How many times have you judged a person for parking in a disabled space and not “looking” disabled?
Quite a few I’d say.
It’s an unconscious bias that stems from the assumption that all disabilities are physical with the signs and symptoms being visible to onlookers.
Off course, that assumption is false…
Not all disabilities are visible. A person can be disabled and look well at the same time.
The trouble is that these false perceptions and judgments can slip silently into the workplace, causing misunderstandings and discrimination in their wake.
People with invisible disabilities know this, which is why many employees are too afraid to tell their manager about their disability for fear of the consequences.
Certainly, that’s my experience as a mediator and investigator and as a Director at Disability Equality Scotland.
And The Papworth Trust reflects an element of this in their research:
The top 3 types of workplace discrimination identified by employed adults with a health condition, illness, impairment or disability are: being given fewer responsibilities (17%), not being promoted (11%), and being refused a job (8%).
This is a lose-lose situation as unmet needs lead to conflict, stress and health issues that have a negative impact on the person and the organisation; often resulting in reduced performance levels, lower employee retention and higher employee turnover.
In this post, I’m going to explore what employers can do to debunk false perceptions in the workplace about invisible disabilities and create environments where employees feel comfortable disclosing their invisible disability and asking for support.
So what is an Invisible Disability?
The Invisible Disabilities Association define an Invisible Disability as:
A physical, mental or neurological condition that limits a person’s movements, senses, or activities that is invisible to the onlooker.
Invisible disabilities include symptoms such as debilitating fatigue, pain, cognitive dysfunctions and mental disorders, as well as hearing and eyesight impairments and more.
What can Employers do to Support Employees with Invisible Disabilities?
- Show that you are an organisation that values diversity and equality by making this part of your core business strategy and company values rather than treating it as a separate HR policy.
The Equality and Diversity Report from the Dept. for Business Innovation and Skills found that:
A diverse workforce brings organisations a range of perspectives that can improve creativity and problem-solving, which results in better decisions.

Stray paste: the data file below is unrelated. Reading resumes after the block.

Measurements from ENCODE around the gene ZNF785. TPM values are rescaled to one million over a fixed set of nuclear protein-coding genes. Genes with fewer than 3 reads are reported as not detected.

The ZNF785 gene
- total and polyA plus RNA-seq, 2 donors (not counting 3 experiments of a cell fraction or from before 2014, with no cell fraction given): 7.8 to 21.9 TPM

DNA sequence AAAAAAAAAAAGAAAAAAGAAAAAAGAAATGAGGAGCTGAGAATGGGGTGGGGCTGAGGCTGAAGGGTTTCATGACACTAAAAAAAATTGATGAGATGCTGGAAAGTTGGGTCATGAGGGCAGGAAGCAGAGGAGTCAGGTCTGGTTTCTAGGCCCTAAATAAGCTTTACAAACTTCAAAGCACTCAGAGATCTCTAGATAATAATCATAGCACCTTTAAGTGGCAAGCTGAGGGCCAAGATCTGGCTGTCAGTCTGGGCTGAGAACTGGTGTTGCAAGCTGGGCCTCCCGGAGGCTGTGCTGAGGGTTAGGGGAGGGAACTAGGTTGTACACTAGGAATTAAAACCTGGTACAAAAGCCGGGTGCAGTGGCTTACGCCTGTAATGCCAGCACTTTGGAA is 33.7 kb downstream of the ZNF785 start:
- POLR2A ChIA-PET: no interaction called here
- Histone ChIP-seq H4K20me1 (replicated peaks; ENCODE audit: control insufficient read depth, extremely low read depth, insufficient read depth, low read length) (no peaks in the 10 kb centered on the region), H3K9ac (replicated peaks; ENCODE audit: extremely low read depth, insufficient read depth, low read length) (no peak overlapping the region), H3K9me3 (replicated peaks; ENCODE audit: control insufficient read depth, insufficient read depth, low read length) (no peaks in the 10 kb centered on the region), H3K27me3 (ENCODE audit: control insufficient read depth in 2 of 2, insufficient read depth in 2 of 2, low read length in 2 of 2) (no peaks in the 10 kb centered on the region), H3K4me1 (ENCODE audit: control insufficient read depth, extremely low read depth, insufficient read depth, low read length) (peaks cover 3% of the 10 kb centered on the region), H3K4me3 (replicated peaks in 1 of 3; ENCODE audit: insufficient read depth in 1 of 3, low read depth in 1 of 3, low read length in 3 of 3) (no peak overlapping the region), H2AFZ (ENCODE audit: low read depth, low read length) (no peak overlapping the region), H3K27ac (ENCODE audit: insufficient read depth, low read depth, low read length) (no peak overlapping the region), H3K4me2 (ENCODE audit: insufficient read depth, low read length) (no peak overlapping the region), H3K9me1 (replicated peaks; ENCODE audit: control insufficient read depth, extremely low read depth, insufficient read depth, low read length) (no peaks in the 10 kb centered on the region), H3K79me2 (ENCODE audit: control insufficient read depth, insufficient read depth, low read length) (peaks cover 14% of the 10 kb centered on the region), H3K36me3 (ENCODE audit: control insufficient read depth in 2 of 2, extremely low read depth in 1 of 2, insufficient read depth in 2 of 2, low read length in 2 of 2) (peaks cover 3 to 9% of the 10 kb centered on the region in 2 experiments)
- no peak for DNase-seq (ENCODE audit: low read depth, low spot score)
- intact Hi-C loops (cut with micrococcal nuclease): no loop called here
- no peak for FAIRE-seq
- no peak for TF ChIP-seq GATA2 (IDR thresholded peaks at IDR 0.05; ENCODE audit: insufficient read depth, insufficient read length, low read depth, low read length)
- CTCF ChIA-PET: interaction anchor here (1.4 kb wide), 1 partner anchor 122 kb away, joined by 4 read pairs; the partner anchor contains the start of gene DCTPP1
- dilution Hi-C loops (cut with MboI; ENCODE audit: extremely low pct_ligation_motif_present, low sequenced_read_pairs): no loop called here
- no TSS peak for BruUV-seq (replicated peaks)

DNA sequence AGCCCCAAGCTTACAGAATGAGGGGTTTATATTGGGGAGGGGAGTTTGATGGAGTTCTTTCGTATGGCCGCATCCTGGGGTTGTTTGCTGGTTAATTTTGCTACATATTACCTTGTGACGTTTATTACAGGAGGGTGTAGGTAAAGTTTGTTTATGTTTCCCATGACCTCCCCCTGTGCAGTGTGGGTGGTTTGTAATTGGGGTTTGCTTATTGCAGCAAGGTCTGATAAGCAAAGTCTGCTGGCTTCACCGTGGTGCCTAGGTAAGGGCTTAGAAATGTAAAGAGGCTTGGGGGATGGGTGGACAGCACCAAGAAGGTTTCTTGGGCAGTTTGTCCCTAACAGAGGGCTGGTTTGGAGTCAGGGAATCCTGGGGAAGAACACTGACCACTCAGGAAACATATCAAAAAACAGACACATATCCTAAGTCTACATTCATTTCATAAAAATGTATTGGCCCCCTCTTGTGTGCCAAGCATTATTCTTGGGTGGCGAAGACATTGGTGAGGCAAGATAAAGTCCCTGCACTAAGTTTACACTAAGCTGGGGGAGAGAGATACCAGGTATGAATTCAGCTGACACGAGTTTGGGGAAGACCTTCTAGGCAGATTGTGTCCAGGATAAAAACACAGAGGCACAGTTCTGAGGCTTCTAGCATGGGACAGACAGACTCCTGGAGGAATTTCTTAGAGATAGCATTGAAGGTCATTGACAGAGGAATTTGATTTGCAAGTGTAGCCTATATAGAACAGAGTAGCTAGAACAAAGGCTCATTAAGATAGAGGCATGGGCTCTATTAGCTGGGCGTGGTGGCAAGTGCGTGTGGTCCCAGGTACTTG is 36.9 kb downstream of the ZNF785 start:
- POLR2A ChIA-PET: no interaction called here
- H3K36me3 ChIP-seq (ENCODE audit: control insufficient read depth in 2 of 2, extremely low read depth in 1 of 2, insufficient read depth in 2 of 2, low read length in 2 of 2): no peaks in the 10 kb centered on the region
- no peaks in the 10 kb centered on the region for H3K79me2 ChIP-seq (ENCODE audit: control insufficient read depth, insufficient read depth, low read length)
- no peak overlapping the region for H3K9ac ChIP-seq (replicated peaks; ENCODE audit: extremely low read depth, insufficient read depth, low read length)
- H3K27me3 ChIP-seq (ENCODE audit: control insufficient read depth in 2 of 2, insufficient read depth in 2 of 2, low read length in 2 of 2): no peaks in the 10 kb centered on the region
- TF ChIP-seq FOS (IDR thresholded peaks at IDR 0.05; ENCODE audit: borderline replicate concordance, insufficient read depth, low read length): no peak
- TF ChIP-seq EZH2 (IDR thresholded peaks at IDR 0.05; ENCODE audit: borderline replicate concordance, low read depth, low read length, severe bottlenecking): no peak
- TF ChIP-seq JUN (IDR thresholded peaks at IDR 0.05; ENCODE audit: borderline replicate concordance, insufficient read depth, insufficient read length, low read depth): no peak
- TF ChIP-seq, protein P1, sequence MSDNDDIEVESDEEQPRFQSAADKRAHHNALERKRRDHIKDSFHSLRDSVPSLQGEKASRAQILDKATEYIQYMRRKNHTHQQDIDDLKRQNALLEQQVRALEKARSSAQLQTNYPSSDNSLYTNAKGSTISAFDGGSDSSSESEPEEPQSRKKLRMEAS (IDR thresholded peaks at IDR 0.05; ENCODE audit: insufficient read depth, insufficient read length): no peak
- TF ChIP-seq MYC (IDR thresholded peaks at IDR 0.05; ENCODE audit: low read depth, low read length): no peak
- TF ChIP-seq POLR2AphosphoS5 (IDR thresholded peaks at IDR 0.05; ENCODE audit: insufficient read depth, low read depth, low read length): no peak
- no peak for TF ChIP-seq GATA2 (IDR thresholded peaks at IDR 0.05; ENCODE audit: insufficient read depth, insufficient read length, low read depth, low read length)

- Show that you are committed to employing and supporting disabled people with both visible and invisible disabilities by signing up to the Disability Confident scheme to improve how you attract, recruit and retain disabled workers.
“Being Disability Confident sends a signal to employees, clients and stakeholders about the type of organisation we are.” Marek Tokarski, CDC Enterprise Agency
- Show that you care about your staff by equipping your managers with the knowledge and tools that they need to support individuals and teams with invisible disabilities.
This includes putting plans in place to meet your legal requirement as an employer, under the Equality Act 2010, to make “reasonable adjustments” to ensure that workers with disabilities, or physical or mental health conditions, aren’t substantially disadvantaged when doing their jobs.
- Offer staff training in Invisible Disabilities Awareness.
- Notice when the emotional and behavioural indicators associated with invisible disabilities appear in the workplace.
- Ask open-ended questions, without assumptions or judgements, in order to understand the reason for these behaviours and if the employee needs support. For example, “Is there something that I don’t know about that could be contributing to this behaviour?”
I know that it can feel uncomfortable having what can be perceived as ‘difficult’ conversations in the workplace so, to #EndTheAwkward, I’d like to give you a copy of my free worksheet, “6 Steps to Deliver Transformational Conversations in the Workplace,” to give you a framework to lead from.
- If an invisible disability is disclosed, focus on the person’s ability and what adjustments they need to help them to do their job.
What ‘Reasonable Adjustments’ are Employers required to make?
Under the Equality Act 2010, the ‘reasonable adjustments’ that employers are required to make include:
- Doing things another way
- Making physical changes to the workplace
- Letting a disabled person work somewhere else
- Changing their equipment
- Allowing flexible hours or part-time working
- Offering training opportunities
- Changing the recruitment process
If employees need additional help, over and above “reasonable adjustments,” they can apply for an Access to Work grant to cover the costs of practical support in the workplace.
Almost 1 in 5 people (19%) in the UK have a disability so it’s likely that some of your employees will have an invisible disability, whether you know about it or not.
The #1 way to support employees with invisible disabilities is to be visible.
By showing that you’re an organisation that values equality and diversity, that cares about your staff, that actively supports and employs disabled people, you will have created a culture where employees feel safe about disclosing their invisible disability and asking for support, free from the barrier of discrimination.
A culture that is diverse and inclusive. That benefits from a wider talent pool and facilitates improvements in performance, creativity, problem-solving and decision making.
I invite you to make a start today by choosing one thing to focus on and action from the Visible, Aware or Open list.
P.S. Don’t forget to download your copy of my free worksheet, “6 Steps to Deliver Transformational Conversations in the Workplace.”
P.P.S. Please share this post with anyone that you think would benefit from it. Thank you.